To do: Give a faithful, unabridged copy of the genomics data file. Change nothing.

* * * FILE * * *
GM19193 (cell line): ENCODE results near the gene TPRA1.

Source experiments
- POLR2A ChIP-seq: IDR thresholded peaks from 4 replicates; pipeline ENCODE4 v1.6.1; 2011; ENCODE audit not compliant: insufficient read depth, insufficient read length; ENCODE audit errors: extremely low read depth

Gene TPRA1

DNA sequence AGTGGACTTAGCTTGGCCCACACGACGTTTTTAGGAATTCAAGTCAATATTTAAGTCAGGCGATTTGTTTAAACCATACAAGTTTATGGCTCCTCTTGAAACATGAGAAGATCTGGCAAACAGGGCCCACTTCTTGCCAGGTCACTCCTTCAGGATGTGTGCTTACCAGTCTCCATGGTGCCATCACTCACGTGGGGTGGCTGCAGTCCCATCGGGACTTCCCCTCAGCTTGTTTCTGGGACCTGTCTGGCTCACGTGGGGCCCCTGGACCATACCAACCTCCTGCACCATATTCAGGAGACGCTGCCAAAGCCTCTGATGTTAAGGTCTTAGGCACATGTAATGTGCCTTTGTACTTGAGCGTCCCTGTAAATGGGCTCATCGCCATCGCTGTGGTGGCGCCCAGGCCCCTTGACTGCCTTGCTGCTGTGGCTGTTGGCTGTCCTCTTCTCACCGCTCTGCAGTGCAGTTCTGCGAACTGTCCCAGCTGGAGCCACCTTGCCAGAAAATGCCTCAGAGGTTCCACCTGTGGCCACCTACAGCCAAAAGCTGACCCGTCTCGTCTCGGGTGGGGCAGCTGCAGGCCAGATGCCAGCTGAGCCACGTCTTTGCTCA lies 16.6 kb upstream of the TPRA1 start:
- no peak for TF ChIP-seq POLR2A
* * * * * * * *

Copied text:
GM19193 (cell line): ENCODE results near the gene TPRA1.

Source experiments
- POLR2A ChIP-seq: IDR thresholded peaks from 4 replicates; pipeline ENCODE4 v1.6.1; 2011; ENCODE audit not compliant: insufficient read depth, insufficient read length; ENCODE audit errors: extremely low read depth

Gene TPRA1

DNA sequence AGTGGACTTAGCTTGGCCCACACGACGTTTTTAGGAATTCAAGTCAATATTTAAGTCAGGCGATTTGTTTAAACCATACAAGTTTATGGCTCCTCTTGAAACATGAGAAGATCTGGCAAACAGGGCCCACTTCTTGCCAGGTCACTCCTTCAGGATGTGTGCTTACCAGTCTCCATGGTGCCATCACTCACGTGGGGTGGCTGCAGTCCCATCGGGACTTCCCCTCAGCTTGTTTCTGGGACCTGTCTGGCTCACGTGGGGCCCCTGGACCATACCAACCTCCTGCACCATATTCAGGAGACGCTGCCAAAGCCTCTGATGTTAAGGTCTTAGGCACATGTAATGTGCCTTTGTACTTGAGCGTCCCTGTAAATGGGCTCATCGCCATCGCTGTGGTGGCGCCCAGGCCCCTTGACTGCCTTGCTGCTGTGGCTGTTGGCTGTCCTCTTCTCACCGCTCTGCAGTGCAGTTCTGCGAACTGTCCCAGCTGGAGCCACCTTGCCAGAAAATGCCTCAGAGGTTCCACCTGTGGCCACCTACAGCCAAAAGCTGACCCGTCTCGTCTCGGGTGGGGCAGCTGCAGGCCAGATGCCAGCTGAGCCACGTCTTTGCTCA lies 16.6 kb upstream of the TPRA1 start:
- no peak for TF ChIP-seq POLR2A